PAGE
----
Thankfully things are settling down a bit now,  with free time swinging a little back in my favour. While I intend to wrestle my to-do list back under control, I have already had a pocket win this week: I’m now a published flash fiction author. I just got paid actual dollars for a small piece I wrote late last year. Not only that, it was also received well enough that they added it to their first anthology.

It’s a small thing but I feel a lot of pride, with perhaps a dash of imposter syndrome. I love that something I cobbled together was good enough to publish (and get paid for!), though I now feel a little more guilty now for not having picked up my Nanowrimo project since crossing the line last year. That’s well and truly on my radar for this year, ideally sooner rather than later.

I will get back to writing, and try to tame the beast that is my first novel. Carpe noctem!

Draw a box… then several hundred more

Draw A Box - ant

Drawing up my ‘100 things I want to do’ list, it quickly became apparent that some tasks have a bit more prep-time than others. Be it time, money, skill or opportunity, inevitably some goals just need more of a run up than others.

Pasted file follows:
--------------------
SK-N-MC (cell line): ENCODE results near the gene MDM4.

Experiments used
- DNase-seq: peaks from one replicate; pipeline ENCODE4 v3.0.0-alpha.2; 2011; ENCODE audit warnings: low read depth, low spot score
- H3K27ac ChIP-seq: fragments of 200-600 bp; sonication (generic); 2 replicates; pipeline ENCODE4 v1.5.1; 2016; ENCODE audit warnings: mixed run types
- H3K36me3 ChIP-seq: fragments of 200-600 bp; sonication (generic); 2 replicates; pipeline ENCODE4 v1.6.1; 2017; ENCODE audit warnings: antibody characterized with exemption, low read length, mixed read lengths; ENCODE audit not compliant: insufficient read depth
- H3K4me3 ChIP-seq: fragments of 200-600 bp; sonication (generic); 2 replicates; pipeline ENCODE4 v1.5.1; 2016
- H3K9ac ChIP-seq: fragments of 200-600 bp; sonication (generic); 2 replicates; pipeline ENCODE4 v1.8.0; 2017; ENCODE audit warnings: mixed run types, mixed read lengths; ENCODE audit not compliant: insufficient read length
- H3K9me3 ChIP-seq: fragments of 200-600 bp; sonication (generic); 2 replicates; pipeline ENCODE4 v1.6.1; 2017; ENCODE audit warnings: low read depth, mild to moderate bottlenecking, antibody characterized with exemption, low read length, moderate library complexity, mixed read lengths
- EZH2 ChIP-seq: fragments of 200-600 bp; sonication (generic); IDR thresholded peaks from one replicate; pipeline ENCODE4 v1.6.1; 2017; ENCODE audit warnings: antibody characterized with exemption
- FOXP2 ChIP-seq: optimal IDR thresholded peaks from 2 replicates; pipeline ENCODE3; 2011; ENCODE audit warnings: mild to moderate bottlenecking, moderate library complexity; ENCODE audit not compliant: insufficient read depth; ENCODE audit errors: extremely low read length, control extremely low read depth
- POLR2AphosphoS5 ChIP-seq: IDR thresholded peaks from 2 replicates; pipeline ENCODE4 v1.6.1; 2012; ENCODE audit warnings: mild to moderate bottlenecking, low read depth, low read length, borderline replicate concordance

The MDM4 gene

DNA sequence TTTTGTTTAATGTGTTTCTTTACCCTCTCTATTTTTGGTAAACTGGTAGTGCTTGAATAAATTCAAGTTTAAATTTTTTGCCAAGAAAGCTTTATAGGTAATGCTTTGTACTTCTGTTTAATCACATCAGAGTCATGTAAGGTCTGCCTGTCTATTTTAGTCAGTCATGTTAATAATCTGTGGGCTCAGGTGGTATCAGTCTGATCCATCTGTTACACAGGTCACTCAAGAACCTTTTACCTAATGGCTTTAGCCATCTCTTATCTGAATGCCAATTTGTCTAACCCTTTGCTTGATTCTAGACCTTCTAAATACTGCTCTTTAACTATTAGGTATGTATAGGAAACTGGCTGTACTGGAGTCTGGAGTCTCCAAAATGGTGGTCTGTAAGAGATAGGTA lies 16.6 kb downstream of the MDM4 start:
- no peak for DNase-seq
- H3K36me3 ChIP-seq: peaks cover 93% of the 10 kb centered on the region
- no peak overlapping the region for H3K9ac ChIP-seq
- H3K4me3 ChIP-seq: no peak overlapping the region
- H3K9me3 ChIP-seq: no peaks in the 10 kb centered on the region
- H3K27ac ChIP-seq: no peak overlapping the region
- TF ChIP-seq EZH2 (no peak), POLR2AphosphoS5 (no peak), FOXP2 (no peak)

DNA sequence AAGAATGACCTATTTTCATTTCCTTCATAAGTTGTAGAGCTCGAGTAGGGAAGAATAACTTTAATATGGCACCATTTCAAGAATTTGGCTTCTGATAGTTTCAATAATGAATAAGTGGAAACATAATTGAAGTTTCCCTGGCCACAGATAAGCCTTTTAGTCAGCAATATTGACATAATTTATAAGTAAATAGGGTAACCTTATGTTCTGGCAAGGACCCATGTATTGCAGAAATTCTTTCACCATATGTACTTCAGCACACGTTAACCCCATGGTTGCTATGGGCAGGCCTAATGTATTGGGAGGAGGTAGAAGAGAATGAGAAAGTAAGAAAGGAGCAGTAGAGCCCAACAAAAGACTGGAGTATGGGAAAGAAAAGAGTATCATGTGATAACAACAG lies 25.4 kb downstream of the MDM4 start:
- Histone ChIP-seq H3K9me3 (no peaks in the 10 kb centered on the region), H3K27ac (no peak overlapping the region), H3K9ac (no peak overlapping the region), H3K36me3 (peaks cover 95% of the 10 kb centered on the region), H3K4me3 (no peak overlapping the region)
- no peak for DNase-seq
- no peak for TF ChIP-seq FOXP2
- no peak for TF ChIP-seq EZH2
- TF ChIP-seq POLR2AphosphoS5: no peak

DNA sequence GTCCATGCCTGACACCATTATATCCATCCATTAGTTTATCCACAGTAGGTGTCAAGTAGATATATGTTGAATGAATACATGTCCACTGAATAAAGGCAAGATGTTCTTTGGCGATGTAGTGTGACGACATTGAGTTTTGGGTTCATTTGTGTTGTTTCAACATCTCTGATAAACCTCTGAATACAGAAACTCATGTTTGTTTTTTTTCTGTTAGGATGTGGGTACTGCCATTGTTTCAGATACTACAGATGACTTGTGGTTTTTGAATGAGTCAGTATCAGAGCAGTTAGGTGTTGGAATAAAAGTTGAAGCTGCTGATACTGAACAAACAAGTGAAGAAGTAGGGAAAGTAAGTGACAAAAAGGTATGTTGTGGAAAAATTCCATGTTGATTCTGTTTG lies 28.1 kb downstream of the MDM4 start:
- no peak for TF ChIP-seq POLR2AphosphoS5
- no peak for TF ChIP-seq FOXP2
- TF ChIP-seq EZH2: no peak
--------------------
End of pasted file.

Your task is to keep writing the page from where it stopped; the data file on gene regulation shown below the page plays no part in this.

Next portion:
Then there are the goals that can start with hardly any prep at all! The low-hanging fruit, the no-excuses ‘start right now’ objectives… like my item 83: ‘take a drawing class’.

For just eight of your earth dollars, I’m now the proud owner of two fine-liner pens. I chose these two pens on guidance from Draw A Box, the online resource I’m ploughing through to build my drawing skills. Draw A Box is a solid instructional programme, offering a balance of lessons and exercises that seem to align particularly well with my learning needs (read: low attention span).

Initially, the lessons cover ‘simple’ principles like how to freehand straight lines and curves, through the titular box-drawing lessons, then onto drawing basic organic forms.

Drawing a freehand straight line is a right bastard. To make it more hilarious, the exercise asks you to retrace that line accurately eight times:

Draw A Box - lines

Drawing freehand boxes is no easier, and my lovely straight lines were the first thing to go:

Draw A Box - boxes

Things get a little more interesting when you move onto the organic forms, which for the first night felt like little more than just drawing sausages, over and over. The culmination of that exercise series was a lesson on texture, which marked the first time I sat back and thought, ‘hang on, I don’t immediately hate this thing I’ve drawn’:

Draw A Box - texture sausage